Yes, Americans (and others) can get visas to teach English in the Czech Republic
Apart from exquisite architecture and great beer, one of the benefits for many Americans and other non-Europeans teaching English in Czech Republic is that it is possible to get a visa and teach legally. Such is not typically the case in some other popular European nations like Italy and Spain where thousands of English teachers work on tourist visas. Below is a run-down on how Americans and others can get work visas to teach English in the Czech Republic.
Note: International TEFL Academy constantly monitors visa requirements for English-teaching job markets all over the globe, but requirements and processes for obtaining visas can and do change frequently. Please contact the consulate or embassy for the Czech Republic in your country to receive the most updated information about visas and work permits in that country.
Enter on a Tourist Visa
Work visas for English teachers in Czech Republic are commonly processed in-country, so you will enter the Czech Republic on a tourist visa which is typically valid for up to 90 days. Upon arrival, you can apply for a work visa that will enable you to teach English in Czech Republic legally.
For a list of countries whose citizens are able to enter Czech Republic without processing a tourist visa in advance, please visit the Czech Foreign Ministry's website.
Got questions about different types of visas? Check out the article: What is a visa and do I need a visa to teach English abroad?
Types of visas that will allow a teacher to work legally in the Czech Republic:
1. Zivno Business Visa (Trade License)
Technically known as Zivnostensky List (Zivno), this is the work visa most commonly used by Americans and other non-E.U. citizens teaching English in Czech Republic. You will apply for it directly from the government and it will allow you to work legally at any school in the Czech Republic that will hire you. Typically, to receive this type of visa, the teacher will need to work with a Relocation Service or Visa Help Service in the CR; paperwork and applications can be obtained from government zivnostensky offices. Visa assistance services can cost up to 1,000 Euro for the teacher.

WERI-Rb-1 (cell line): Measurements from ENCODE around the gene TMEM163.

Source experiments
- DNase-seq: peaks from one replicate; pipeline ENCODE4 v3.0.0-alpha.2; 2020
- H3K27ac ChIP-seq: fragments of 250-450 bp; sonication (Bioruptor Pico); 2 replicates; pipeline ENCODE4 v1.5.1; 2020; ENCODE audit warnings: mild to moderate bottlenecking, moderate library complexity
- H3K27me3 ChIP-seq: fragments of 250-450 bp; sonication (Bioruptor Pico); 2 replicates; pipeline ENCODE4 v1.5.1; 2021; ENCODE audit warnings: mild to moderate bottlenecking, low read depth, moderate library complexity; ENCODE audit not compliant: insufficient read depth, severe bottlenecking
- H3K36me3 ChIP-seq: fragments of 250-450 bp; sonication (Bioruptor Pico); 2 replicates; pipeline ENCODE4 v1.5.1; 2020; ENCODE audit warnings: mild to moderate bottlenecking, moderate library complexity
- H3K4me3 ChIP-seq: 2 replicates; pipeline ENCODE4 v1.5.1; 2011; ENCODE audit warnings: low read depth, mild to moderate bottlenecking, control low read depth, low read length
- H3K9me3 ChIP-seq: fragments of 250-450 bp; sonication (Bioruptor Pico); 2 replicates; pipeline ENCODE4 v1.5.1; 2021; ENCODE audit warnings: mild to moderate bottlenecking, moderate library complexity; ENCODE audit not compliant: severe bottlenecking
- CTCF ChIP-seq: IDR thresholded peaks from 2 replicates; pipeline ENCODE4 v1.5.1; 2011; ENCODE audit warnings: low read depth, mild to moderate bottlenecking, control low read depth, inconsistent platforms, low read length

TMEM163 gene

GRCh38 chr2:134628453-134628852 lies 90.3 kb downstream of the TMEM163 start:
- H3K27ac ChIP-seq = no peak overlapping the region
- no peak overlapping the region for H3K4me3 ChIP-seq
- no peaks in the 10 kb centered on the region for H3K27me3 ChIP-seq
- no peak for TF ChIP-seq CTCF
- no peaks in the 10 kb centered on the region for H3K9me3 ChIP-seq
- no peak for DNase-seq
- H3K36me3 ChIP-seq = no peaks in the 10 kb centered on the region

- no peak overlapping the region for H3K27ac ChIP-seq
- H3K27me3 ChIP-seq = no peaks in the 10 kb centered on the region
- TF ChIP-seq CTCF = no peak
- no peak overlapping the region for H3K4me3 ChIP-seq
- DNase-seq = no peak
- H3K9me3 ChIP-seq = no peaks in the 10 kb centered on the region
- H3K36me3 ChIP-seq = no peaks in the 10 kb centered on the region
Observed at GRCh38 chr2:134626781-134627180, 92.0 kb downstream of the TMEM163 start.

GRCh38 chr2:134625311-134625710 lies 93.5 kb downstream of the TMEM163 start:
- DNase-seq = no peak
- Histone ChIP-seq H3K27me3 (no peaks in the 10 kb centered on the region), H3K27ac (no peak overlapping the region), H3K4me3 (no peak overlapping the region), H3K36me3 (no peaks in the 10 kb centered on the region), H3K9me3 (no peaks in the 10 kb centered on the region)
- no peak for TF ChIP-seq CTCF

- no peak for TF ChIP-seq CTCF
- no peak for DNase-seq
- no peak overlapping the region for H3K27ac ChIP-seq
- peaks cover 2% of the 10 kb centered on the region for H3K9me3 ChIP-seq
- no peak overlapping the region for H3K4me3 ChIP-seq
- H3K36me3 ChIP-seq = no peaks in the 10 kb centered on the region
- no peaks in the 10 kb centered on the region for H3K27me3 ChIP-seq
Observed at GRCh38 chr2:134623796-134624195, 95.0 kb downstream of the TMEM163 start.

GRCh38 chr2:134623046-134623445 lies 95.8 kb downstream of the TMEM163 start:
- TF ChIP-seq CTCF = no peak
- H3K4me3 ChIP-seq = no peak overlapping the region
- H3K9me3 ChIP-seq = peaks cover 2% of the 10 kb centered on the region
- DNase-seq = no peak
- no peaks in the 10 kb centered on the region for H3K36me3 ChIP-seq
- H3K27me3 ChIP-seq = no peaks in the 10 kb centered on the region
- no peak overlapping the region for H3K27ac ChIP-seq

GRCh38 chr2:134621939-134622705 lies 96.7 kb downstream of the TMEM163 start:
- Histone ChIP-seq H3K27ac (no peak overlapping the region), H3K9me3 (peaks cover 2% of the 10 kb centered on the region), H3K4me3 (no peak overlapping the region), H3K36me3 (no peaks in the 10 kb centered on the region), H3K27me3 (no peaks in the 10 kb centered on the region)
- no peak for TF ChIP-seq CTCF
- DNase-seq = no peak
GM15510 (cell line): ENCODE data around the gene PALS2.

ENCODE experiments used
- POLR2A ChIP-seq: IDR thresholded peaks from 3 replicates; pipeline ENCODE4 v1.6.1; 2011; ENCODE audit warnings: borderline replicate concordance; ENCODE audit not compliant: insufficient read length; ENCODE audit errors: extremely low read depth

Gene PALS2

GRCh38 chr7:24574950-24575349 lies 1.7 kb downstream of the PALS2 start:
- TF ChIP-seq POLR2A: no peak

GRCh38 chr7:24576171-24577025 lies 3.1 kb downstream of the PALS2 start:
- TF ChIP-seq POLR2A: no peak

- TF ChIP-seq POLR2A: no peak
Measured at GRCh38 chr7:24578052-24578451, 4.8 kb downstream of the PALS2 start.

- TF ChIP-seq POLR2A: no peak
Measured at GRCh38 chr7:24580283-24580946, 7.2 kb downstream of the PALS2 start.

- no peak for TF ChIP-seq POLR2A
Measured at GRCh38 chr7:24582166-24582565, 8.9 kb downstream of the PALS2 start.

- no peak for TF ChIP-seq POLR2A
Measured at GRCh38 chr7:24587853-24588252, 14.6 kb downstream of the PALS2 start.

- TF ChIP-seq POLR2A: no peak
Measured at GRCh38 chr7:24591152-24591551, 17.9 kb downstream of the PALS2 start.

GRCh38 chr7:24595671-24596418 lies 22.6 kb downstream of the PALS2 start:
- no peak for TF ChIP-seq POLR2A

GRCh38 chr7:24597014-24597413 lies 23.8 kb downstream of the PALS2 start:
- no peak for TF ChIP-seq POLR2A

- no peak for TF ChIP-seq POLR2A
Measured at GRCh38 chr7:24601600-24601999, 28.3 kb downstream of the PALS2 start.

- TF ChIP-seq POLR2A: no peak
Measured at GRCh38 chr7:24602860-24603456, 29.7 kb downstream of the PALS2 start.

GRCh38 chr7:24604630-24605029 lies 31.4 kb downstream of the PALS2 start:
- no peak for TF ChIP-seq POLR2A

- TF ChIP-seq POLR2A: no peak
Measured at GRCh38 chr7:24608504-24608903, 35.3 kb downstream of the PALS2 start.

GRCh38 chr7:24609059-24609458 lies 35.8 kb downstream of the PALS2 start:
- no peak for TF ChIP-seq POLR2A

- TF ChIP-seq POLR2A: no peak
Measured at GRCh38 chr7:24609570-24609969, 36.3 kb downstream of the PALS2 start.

Documents required to obtain a Zivno work visa to teach English in the Czech Republic (most can be taken care of in Czech Republic):
* Housing contract to prove residency.
* Proof of health insurance for one year. It is possible to purchase a plan known as Complex Insurance in Czech Republic for approximately $800.00/year. The plan provides basic health, dental and vision insurance.
* Bank or Credit Card statement proving access to at least $8,000 USD, including an original bank statement on bank letter head.
Although this may appear to be a high threshold, there are many ways around this. Most teachers will “borrow” the money from parents or friends, print the bank statement, and then return the money to the lender.
* Criminal Check Affidavit from your Embassy in Prague. Contact your national embassy or consulate in Czech Republic to learn how to obtain this document.
Teachers can apply for this visa and for jobs while they are still on a tourist visa. It usually takes 2 – 3 months to get the visa back. If a tourist visa expires while waiting on Zivno, the teacher is still technically in the country legally because it is “in-progress.”
2. Standard Work Visa
This type of visa is less common because it requires extensive paperwork and financial expense for schools to sponsor it for teachers.
If a school hires you and agrees to sponsor a standard work visa, expect to spend approximately 100 Euro. You will also be required to provide an original Diploma that has been apostilled (an apostille is a special international notarization). Your diploma also needs to be translated into Czech. The translation can be completed in the Czech Republic, but it is recommended that you complete this in your home country prior to departure.
Working under the table without a work visa:
There are schools who will hire teachers that want to work “under the table” who don’t want to go through the process of obtaining a legal visa. It is uncommon for English teachers to be kicked out of the country unless they are causing a problem or engage in some sort of criminal conduct. Also, schools are more willing to hire teachers who do have a Zivno or a standard work visa. To learn more: "What is Teaching English Under the Table Without a Work Visa?"
Learn more about Teaching English Abroad
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A few articles on Czech Republic you will find interesting:
Blog: Paige Hardy: http://paigeandprague.blogspot.cz/